What Does Tottenham Look Like Without Kane?

Mauricio Pochettino’s first choice Tottenham team hasn’t not featured Harry Kane since November of 2014. How much different will it look without the England striker?

Though official timelines related to Kane’s potentially torn ankle ligaments have not yet been released, it’s fair to assume that Tottenham will be without their talisman for at least the short term. Upper estimates, as Alex Balano reported yesterday, put Kane out for two months.

Tottenham are fortunate that such an injury did not occur last season. Kane was the club’s only recognized proper striker, and as such played in every match of the Premier League season and many in other competitions. Any sustained time away from the pitch would have forced some major adjustments, to say the least.

Thankfully, such a potential disaster was averted this season with this summer’s purchase of Dutch international striker Vincent Janssen. The 22-year-old will be first in line to come in for Kane for however long he’s out, with his first start as Tottenham’s lone striker likely coming either against Gillingham on Wednesday or Middlesbrough on Saturday.

Janssen was the Eredivisie’s top scorer last season, as such both commanded a high fee and set high expectations.

It was initially unclear what Janssen’s role would be while Kane was fit and able to play. Was he simply an understudy or did Pochettino have bigger plans? The latter appeared likely as his appearances thus far for Tottenham have come almost exclusively as part of a two-striker system with Kane.

That experiment wasn’t exactly a success — the system’s last appearance came against Liverpool, and neither Kane nor Janssen recorded any shots on goal — but still the Dutchman’s performance were promising.

It’s from those performances, addled as they might have been in a new system, that we can get our best impression of how different Tottenham will look with Janssen leading the line instead of Kane.

One difference is obvious: Janssen lives up to the number 9 on his shirt. When paired with Kane he’s always been the more advanced of the two, chasing down through balls and attempting to break the opposition’s off-side trap. Kane, in contrast, prefers a deeper role, one that allows him to retrieve the ball from deep and move forward into dangerous areas.

LONDON, ENGLAND – SEPTEMBER 18: Vincent Janssen of Tottenham Hotspur in action during the Premier League match between Tottenham Hotspur and Sunderland at White Hart Lane on September 18, 2016 in London, England. (Photo by Julian Finney/Getty Images)

On the surface, that would suggest that Janssen will represent a more pure understanding of striker in the Tottenham starting XI. Clearly Kane’s Golden Boot season last time out suggests he’s got that striker role understood pretty well, but Janssen’s take — based on his first 200 minutes with the club — could be a bit more direct and reliant on quick transitions.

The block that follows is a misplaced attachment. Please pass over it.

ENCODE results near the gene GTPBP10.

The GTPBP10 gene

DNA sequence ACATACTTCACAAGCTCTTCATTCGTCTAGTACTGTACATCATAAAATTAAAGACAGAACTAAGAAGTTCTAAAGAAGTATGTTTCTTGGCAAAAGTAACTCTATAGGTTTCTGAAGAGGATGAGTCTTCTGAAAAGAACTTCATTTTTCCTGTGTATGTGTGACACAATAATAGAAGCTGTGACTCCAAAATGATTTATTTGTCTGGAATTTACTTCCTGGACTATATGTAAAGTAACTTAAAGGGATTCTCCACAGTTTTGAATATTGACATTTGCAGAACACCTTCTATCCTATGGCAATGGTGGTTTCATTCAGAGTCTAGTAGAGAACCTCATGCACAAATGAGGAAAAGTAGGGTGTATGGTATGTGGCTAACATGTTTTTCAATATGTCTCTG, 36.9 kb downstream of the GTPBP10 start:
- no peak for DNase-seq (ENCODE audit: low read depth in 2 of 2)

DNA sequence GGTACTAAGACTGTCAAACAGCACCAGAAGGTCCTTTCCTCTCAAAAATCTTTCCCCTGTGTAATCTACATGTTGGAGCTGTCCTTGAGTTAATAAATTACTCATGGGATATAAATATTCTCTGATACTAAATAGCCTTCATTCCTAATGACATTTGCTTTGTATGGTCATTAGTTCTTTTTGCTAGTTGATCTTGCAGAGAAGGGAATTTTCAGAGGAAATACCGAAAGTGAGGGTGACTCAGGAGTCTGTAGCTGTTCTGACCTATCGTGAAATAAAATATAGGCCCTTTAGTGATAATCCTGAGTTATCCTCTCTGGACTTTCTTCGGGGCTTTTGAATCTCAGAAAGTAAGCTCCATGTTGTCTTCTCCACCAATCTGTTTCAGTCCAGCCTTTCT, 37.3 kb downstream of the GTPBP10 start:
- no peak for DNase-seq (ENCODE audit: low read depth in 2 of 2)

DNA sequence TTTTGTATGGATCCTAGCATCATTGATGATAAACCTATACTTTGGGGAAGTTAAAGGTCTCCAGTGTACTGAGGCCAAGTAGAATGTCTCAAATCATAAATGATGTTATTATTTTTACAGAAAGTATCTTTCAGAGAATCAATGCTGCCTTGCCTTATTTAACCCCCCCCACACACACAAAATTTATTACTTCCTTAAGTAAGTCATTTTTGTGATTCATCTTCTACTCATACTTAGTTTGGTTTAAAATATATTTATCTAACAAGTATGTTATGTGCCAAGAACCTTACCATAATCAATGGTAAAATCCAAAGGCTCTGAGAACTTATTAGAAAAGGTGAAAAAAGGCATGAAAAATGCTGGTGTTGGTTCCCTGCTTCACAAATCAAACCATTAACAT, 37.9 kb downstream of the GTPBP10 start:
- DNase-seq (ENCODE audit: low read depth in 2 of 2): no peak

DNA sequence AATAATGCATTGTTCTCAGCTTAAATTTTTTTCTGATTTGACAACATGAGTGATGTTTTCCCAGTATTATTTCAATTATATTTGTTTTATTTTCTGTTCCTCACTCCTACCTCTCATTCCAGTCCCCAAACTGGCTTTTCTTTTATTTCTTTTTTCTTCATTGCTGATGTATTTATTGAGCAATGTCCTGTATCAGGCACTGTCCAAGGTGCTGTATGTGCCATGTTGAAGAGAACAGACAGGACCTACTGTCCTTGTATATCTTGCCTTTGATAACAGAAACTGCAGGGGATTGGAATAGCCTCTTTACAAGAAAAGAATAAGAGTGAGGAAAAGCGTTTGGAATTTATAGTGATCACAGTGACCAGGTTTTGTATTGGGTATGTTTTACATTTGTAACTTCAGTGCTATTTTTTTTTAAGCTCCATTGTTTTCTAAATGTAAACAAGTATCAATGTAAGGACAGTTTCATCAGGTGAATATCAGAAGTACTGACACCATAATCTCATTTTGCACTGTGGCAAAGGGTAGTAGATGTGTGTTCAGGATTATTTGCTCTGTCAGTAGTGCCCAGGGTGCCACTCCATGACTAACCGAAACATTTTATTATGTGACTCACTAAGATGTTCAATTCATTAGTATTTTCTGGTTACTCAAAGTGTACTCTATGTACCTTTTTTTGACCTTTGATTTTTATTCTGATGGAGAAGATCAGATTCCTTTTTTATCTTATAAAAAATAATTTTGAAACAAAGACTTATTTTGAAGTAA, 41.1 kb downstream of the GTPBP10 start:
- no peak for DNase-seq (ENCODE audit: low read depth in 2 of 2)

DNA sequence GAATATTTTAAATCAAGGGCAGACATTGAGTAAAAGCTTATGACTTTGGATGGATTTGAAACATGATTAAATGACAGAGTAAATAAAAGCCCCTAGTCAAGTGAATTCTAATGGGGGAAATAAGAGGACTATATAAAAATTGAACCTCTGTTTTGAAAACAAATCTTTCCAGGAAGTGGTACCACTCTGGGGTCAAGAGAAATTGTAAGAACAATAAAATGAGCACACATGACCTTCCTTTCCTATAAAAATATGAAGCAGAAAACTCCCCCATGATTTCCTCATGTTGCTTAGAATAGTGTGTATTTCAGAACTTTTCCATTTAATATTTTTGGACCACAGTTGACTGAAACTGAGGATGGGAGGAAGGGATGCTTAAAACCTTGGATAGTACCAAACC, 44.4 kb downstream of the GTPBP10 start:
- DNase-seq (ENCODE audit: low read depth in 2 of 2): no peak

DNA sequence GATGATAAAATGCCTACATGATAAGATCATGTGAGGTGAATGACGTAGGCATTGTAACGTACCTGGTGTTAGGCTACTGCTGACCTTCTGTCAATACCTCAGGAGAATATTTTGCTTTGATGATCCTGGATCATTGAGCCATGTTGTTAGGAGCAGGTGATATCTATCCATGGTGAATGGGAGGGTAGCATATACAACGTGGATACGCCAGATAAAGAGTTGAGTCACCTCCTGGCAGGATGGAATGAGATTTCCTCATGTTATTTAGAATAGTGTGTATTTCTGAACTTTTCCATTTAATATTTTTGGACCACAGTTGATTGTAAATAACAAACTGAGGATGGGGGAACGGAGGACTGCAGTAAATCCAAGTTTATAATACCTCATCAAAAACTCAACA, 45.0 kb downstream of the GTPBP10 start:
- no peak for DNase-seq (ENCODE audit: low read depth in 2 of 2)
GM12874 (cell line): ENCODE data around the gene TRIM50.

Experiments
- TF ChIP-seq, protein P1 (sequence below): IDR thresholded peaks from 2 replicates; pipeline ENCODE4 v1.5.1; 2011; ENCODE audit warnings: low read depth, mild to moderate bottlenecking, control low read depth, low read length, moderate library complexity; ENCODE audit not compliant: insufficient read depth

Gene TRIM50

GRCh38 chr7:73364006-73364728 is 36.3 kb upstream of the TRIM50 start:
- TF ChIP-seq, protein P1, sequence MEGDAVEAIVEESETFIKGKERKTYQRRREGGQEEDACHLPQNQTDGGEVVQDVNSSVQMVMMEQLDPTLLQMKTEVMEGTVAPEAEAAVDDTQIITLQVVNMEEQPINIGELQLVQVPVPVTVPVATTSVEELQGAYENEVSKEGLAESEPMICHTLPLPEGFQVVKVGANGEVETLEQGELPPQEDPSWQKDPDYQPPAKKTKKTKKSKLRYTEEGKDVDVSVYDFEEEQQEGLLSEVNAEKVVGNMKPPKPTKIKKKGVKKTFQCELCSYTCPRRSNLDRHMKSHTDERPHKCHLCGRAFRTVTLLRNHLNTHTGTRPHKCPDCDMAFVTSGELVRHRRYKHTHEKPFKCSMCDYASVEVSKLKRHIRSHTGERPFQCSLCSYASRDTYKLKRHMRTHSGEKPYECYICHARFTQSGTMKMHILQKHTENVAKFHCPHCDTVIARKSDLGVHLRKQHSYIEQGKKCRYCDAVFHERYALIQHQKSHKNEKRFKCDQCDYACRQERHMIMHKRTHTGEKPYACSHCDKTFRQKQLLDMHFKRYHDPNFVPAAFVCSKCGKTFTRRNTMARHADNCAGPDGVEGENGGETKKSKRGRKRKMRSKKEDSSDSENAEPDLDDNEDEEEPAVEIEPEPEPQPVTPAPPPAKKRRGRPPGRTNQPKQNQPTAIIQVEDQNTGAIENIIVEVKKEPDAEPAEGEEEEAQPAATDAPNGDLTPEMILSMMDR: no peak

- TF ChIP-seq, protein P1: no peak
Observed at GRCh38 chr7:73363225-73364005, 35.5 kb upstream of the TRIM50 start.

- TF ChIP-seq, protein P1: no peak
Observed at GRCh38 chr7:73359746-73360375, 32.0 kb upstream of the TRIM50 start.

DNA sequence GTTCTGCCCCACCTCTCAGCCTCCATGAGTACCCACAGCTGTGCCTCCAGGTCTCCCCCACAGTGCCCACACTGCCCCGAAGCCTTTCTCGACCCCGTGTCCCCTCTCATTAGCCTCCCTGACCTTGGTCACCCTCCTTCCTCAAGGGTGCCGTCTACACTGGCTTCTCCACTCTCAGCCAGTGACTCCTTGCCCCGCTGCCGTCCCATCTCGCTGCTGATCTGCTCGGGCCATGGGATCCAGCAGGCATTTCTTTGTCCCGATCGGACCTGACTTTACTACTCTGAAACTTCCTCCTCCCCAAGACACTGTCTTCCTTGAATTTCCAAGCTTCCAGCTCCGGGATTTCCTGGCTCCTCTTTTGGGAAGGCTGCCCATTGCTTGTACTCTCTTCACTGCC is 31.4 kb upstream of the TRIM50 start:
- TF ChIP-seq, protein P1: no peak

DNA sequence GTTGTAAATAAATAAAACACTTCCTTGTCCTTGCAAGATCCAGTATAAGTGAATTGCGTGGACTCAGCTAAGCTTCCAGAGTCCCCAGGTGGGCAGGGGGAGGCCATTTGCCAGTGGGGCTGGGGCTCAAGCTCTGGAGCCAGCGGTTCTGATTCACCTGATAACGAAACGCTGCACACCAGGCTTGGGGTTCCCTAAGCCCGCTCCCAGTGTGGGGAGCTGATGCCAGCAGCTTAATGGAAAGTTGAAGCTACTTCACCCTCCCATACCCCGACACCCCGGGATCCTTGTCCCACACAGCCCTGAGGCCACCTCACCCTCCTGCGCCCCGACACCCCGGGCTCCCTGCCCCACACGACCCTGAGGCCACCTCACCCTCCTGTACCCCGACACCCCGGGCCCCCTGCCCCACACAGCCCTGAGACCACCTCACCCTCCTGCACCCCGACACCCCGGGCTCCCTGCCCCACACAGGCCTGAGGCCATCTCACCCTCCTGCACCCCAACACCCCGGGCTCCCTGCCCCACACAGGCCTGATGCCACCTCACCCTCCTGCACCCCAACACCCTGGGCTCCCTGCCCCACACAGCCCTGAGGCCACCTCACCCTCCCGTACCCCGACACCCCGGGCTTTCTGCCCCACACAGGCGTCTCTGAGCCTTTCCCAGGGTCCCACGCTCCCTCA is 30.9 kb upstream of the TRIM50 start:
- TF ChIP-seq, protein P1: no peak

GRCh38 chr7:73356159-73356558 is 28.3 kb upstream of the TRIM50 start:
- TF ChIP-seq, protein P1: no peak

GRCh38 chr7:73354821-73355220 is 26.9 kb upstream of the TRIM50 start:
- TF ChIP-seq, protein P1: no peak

That’s not to say that, if asked, Janssen could replicate Kane’s role in the squad. Indeed, his and Kane’s passing rates, accuracy and chances created last term were more or less identical, suggesting that Janssen is something more than simply a poacher.

One thing that does distinguish the two strikers is footedness. While 19 of Kane’s 24 goals last term came from his right foot, Janssen was more even: 10 right-footed, 15 left-footed and two headed goals. The Dutchman’s ability to work with either foot hints at a wider threat area than the one Kane customarily operates in, allowing Janssen to be deadly on both the left and right.

It’s early yet to suggest any dramatic change in the way Tottenham plays overall, but over the last two matches Pochettino appears to be more willing to use direct players on the flanks. That stretches play for one, but also affords more opportunities for Tottenham to find their chances created from crosses.

Say, for instance, is Janssen is playing with Heung-min Son. The South Korean’s crosses came close to creating several goals for Tottenham against Sunderland on Sunday, and it would be no surprise if Pochettino encourages that kind of play going forward. Those crosses from the left flank would be more likely to benefit a striker who can operate on the right side of the attack as opposed to Kane, who’s right-footedness makes him more fond of the left.

That combination could be one we see early as it appears that Son’s secured a place in the starting XI going forward.

Janssen’s potency might further be enhanced by his willingness to test the off-side trap in his pursuit of through balls or quick transitions. WhoScored recorded 49 instances with Janssen being caught off-side in 34 apperances last season for AZ Alkmaar, compared to just 30 times Kane got caught in 38 appearances. Such numbers suggest Janssen to be a more vertical player than Kane tends to be.

In the coming days and weeks we will get a better impression of what Janssen can do and how it contrasts with Kane’s contributions. If indeed Janssen is as direct as he appears, it might necessitate a shift in priorities elsewhere in the team. Perhaps Pochettino continues to prefer more direct players on the flanks, or perhaps through-balls are prioritized and therefore Christian Eriksen and Érik Lamela could retain their places from last season

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